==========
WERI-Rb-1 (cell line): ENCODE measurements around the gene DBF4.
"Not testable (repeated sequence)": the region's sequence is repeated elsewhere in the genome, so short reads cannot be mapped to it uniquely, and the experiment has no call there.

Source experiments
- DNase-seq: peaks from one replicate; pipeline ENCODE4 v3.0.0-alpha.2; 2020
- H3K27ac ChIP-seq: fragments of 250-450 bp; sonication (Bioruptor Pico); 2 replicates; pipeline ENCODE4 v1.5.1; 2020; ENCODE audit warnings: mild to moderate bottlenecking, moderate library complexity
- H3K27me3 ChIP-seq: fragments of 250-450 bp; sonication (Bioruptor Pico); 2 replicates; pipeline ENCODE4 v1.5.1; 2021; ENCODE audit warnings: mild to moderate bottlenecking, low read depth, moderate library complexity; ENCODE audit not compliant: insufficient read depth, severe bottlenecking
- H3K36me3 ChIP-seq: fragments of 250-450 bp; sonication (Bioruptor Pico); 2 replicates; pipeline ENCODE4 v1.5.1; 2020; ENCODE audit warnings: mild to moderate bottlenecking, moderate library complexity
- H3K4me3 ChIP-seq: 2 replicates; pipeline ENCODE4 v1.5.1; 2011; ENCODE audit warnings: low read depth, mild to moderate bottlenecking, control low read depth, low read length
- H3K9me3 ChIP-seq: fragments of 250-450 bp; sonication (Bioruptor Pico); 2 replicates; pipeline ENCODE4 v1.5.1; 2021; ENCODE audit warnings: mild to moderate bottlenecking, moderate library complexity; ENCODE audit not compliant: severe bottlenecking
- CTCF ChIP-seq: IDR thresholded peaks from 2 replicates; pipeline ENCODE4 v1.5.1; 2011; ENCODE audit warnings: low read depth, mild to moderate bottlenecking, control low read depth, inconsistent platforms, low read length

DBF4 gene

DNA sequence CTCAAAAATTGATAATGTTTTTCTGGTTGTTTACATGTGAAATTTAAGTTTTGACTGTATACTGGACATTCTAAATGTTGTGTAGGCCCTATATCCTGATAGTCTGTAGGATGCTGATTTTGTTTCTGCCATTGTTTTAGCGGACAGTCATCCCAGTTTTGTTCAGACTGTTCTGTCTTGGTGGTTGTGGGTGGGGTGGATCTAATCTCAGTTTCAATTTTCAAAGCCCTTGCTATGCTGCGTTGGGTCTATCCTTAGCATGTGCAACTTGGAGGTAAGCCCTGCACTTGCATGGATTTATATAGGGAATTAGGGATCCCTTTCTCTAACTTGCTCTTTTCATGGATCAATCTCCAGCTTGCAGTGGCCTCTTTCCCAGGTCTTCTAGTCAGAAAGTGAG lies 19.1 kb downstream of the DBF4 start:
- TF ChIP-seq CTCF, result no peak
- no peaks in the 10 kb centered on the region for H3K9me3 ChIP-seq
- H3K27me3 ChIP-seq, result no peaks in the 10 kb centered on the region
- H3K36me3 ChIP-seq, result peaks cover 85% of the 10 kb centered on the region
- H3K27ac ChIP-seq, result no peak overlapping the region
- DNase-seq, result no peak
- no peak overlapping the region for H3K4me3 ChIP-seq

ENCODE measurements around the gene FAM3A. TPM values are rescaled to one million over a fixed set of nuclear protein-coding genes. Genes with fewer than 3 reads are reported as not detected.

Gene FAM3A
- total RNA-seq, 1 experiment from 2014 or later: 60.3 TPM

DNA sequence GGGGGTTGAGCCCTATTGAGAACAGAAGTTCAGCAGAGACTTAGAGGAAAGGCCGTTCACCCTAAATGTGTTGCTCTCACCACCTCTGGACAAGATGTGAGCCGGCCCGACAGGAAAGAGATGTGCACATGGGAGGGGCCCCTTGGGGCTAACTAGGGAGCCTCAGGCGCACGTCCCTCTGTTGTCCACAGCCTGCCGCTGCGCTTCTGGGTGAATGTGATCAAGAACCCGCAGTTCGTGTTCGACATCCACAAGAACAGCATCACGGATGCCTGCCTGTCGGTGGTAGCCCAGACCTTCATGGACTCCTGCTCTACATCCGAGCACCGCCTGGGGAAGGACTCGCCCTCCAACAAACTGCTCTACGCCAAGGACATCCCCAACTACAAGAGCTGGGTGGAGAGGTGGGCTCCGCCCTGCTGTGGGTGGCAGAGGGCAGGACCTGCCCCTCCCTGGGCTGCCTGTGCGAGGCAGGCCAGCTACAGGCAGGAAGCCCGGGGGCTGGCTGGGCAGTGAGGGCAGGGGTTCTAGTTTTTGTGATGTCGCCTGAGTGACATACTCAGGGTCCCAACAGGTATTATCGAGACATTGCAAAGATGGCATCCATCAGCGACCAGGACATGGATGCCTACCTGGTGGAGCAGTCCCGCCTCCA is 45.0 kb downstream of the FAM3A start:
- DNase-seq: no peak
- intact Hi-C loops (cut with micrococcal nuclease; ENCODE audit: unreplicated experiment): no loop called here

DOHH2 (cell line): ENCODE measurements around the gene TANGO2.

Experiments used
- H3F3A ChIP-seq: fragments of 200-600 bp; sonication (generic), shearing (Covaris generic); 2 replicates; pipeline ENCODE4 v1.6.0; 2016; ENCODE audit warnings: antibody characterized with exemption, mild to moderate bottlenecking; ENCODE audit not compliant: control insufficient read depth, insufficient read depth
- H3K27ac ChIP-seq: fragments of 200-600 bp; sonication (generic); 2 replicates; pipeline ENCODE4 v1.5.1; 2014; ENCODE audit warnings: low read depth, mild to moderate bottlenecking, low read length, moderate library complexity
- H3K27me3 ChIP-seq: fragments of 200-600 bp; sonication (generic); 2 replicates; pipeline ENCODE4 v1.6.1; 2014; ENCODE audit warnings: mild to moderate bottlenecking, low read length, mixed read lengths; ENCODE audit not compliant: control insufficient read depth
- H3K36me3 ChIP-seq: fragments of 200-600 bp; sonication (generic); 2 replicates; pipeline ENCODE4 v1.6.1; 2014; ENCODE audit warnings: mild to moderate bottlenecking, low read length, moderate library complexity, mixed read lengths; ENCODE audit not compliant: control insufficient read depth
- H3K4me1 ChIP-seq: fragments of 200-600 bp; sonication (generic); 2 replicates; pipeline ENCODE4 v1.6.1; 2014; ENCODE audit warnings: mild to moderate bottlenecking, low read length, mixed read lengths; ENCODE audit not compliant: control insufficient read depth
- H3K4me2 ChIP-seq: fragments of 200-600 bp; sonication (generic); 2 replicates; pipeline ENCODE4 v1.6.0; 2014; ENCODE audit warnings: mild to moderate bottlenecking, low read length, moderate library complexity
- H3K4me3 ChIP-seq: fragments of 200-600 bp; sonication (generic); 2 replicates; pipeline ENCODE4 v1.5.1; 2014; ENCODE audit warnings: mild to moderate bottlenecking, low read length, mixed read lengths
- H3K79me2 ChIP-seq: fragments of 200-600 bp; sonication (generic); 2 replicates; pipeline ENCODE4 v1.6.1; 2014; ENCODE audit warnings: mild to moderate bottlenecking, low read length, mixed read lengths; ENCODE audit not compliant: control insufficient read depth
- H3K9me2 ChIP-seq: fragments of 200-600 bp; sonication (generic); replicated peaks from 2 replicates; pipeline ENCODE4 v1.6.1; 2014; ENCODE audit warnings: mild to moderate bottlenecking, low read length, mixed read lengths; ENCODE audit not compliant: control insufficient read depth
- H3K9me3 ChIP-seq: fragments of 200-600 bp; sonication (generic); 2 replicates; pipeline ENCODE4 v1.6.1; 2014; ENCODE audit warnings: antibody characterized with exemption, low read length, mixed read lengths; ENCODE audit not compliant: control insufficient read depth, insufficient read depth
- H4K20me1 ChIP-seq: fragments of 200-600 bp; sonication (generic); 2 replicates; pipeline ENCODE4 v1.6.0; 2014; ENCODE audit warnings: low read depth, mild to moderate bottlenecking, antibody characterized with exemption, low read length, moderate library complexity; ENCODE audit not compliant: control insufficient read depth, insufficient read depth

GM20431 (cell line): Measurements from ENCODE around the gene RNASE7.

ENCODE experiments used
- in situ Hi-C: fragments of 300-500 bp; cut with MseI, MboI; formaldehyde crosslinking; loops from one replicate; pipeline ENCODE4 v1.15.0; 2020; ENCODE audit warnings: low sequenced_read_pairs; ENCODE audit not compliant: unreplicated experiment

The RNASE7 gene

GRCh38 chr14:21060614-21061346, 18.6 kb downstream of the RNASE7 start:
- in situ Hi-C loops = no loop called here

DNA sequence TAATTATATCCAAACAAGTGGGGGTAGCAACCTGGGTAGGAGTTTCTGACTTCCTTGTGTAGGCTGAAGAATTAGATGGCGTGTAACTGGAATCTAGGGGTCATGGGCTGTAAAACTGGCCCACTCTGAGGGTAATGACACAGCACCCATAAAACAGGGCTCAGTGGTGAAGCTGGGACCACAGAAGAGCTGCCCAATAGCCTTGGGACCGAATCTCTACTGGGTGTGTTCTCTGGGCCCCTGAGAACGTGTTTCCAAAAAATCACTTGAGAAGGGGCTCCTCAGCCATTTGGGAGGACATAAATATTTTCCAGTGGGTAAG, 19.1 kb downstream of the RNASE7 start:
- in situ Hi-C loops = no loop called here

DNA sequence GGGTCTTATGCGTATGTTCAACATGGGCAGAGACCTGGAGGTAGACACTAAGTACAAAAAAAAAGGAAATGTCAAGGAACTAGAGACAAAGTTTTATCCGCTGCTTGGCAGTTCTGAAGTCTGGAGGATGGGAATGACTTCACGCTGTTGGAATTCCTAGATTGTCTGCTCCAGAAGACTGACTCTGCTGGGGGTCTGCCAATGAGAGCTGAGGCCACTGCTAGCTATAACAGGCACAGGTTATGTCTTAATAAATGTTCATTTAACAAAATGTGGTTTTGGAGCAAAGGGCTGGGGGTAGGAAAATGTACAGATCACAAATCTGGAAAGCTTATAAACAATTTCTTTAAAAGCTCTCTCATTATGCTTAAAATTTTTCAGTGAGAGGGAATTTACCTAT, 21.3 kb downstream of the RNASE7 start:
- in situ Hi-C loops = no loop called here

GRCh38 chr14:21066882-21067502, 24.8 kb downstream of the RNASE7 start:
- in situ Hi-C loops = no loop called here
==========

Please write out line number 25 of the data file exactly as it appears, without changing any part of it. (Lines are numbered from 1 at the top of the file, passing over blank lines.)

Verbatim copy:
- intact Hi-C loops (cut with micrococcal nuclease; ENCODE audit: unreplicated experiment): no loop called here